There has been no Christmas break on the frontier of Alsace and Lorraine, the provinces that France lost to Prussia in 1871 and invaded at the beginning of August 1914 in a bid to win them back. Collectively known as the Battle of the Frontiers, those engagements were bloody, yet the region was mostly quiet through the battles of October and November. Unlike the rest of the Western Front, there is still no continuous series of interconnected entrenchments over the Vosges Mountains or even much of the Thur River valley, for the close forest cover and hilly terrain already provide a defender with advantages.
A French offensive has been underway on the frontier since Christmas Eve. Today, a final push by the poilus finally storms the entire town of Steinbach after three days of street-to-street, house-to-house fighting. The war also rages on at nearby Cernay, where a three day artillery bombardment opened the campaign and chasseurs a pied (French light infantry) were able to advance three miles in a single day before the war resumed its customary character of entrenched struggle.
The hapless town of Steinbach is entirely burned out. The night has been bright with crackling fires and thick with acrid smoke, punctuated by the occasional collapsing structure and the anguish of wounded men. The streets are shell-cratered and blocked up with a detritus of barricades and corpses. The scars are mostly healed after a century; the devastated vineyards have been replanted, while the village has been rebuilt. Yet the early days of 1915 are still remembered in France for ‘the Hell of Steinbach.’
Just as fighting in urban terrain has its own special challenges, warfare in hills or mountains is uniquely problematic. It is difficult to drag heavy guns up a steep hillside, and from the bottom of a mountain it is difficult to fire for effect against enemies on the other side. Flat-trajectory field guns have already become less effective against enemies in trenches; against entrenched enemies in rough terrain, such weapons are almost useless unless their crews use shovels and axes to alter the ground and give the gun a higher angle of fire. Shrapnel is less effective against an enemy in the cover of trees and rocks.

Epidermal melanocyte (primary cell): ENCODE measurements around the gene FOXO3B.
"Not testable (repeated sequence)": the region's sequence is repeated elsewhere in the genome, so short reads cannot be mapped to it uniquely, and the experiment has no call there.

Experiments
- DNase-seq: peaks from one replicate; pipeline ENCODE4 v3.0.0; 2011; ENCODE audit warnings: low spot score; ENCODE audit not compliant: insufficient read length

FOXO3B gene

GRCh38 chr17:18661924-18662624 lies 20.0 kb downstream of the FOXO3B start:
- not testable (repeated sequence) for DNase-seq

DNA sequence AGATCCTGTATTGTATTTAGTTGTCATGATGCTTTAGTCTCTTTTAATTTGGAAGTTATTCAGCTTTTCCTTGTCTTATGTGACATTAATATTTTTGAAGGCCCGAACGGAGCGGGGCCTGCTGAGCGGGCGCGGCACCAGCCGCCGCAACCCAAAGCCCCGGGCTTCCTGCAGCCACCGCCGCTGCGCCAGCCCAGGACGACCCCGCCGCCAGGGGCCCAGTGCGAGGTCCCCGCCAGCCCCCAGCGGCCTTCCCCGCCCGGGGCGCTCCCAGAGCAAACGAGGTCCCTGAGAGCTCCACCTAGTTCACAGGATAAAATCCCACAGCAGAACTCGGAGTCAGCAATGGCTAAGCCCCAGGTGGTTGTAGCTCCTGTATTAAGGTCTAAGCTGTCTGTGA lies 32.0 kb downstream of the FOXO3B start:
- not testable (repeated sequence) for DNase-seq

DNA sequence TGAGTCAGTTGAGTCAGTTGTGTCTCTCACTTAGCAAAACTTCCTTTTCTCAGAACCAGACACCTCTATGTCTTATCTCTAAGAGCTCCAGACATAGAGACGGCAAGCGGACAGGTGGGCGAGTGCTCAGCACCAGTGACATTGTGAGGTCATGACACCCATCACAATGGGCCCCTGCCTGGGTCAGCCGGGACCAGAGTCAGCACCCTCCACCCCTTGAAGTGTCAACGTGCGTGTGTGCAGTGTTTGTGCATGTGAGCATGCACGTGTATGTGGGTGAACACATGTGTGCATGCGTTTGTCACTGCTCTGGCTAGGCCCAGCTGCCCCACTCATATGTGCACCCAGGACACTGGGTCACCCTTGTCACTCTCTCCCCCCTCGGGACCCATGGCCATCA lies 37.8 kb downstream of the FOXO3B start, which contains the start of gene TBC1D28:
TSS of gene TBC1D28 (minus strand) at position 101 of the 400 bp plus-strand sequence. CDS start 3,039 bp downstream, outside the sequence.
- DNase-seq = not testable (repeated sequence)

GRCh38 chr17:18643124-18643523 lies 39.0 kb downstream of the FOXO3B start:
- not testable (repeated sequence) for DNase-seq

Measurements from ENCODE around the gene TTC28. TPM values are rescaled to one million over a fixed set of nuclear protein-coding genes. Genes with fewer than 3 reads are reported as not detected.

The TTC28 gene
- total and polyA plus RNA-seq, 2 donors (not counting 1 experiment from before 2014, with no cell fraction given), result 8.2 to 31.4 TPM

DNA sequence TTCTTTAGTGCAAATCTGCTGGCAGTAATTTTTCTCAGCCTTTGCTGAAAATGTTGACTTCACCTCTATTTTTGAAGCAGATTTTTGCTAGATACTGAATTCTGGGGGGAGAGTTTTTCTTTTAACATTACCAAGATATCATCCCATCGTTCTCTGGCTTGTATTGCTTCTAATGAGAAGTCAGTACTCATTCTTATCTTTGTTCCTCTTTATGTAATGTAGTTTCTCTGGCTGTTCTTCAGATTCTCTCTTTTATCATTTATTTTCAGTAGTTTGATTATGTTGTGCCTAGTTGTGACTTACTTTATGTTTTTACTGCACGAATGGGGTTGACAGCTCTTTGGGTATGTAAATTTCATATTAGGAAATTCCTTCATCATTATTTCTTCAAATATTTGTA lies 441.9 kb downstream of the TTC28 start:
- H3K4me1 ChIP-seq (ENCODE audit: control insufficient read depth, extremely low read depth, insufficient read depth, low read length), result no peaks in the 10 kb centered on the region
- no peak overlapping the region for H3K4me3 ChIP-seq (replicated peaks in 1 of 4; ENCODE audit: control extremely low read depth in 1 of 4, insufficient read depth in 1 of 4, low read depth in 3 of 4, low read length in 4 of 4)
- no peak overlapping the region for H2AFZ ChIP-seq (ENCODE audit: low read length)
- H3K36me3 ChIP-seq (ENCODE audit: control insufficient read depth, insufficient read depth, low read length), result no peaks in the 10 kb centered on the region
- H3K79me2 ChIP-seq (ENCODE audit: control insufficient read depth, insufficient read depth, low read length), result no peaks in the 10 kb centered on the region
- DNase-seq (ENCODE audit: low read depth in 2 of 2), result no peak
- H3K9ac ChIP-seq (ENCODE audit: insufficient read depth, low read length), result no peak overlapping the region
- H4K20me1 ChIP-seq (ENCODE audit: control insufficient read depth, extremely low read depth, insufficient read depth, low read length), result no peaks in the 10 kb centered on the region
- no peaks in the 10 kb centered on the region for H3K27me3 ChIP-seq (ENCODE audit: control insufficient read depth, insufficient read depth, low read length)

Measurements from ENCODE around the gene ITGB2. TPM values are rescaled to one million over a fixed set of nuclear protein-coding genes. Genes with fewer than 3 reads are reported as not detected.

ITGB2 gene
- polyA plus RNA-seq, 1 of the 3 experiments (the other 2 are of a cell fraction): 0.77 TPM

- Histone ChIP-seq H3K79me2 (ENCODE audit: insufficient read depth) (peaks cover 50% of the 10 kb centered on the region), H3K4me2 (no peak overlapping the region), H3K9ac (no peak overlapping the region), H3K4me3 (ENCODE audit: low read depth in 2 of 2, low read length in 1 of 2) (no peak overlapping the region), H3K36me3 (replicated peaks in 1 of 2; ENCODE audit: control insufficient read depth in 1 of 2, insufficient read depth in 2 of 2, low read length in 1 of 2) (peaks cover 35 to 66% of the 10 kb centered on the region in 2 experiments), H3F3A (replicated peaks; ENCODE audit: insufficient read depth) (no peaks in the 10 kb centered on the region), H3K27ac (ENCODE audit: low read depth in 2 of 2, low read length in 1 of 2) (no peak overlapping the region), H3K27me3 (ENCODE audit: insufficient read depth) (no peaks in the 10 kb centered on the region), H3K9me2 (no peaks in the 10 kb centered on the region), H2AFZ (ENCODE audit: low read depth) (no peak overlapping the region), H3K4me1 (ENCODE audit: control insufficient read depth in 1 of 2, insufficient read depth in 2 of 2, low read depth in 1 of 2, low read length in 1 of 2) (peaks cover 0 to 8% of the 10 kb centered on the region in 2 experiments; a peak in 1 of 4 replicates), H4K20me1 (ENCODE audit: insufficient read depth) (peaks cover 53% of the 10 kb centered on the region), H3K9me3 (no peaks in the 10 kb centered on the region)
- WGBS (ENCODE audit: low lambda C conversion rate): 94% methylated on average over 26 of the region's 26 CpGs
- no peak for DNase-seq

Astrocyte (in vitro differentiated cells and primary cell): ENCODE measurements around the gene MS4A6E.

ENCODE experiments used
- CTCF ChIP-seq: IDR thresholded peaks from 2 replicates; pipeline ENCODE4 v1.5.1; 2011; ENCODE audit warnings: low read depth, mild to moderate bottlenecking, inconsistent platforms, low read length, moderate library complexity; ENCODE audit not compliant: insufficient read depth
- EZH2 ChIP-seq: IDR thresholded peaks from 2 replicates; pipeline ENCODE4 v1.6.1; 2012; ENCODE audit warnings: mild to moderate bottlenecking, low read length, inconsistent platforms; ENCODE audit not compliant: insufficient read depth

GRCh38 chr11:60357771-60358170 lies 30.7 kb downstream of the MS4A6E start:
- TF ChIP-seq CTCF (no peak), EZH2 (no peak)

Bigger guns are also coming into use as both armies answer the challenge of trench warfare with higher angles of fire and heavier shells, while the allies struggle to answer the German Minenwerfers (light trench mortars) that support their attacks so well. In December, their desperation led to the reintroduction of ancient Coehorn mortars firing black powder-filled steel balls. As the trench lines form up a hundred yards apart, French soldiers do not wait for factories and bureaus to meet their needs. Instead, they improvise catapults and slings to bombard the enemy with grenades, or improvised explosives, or even just rocks if ammunition cannot be found.
In the first quarter of the year, the allies can only produce 75 mortar tubes and 8,800 rounds of ammunition. During the second quarter, they produce 225 tubes and 42,000 rounds. Production cannot ramp up fast enough, even at these rates. The ongoing shell crisis is thus compounded by a brand-new arms race, further challenging struggling procurement systems.
Upon the outbreak of war, assistant professor Robert Edouard Pellissier took a leave of absence from his job teaching French at Stanford to enlist in his native country’s army. He describes fighting in these regions to his friends in the United States through a series of letters; after his death during the Battle of the Somme in 1916, his correspondence will be published in a collection titled A Good Idea of Hell.
We still live like lumbermen in snow and rain and are none the worse for it. There has not been much fighting in the hills. Too much snow. […] This business of seeing that no (Germans) come over a mountain pass is no joke when the weather is bad. […] Every other day we were on guard every third hour for twenty-four hours and mainly during raging snow storms. […] This is a rotten war. Neither side can lick the other, I think. […] Both sides are determined to win out and after tremendous efforts either side may have won one-quarter or one-half mile of territory! It costs at times the lives of several hundred men to win an advance of fifty yards!
In one entry, Pellissier remarks on the difficult circumstances faced by many civilians. “The old barber who fixed me up this morning has one son in the German army,” he writes. “The other is with us, and the father mourns for the fate of his German son. There are tragedies of this kind all over Alsace.” Indeed, it is far worse than he says. Suspicious of the very Alsatians that Pellisier and his friends are fighting and dying to liberate from the hated German yoke, Paris is interning many refugees rather than risk giving spies the run of the country.
Those who stay in Alsace and Lorraine face increasing pressure from the German government to stop speaking French, while authorities from Potsdam have begun changing street and place names to Germanize the provinces. Mixed families are being sundered by divided loyalties. Once a cultural and linguistic crossroads of peaceful interaction, this region is swiftly becoming one of the most bitter scenes of the Great War.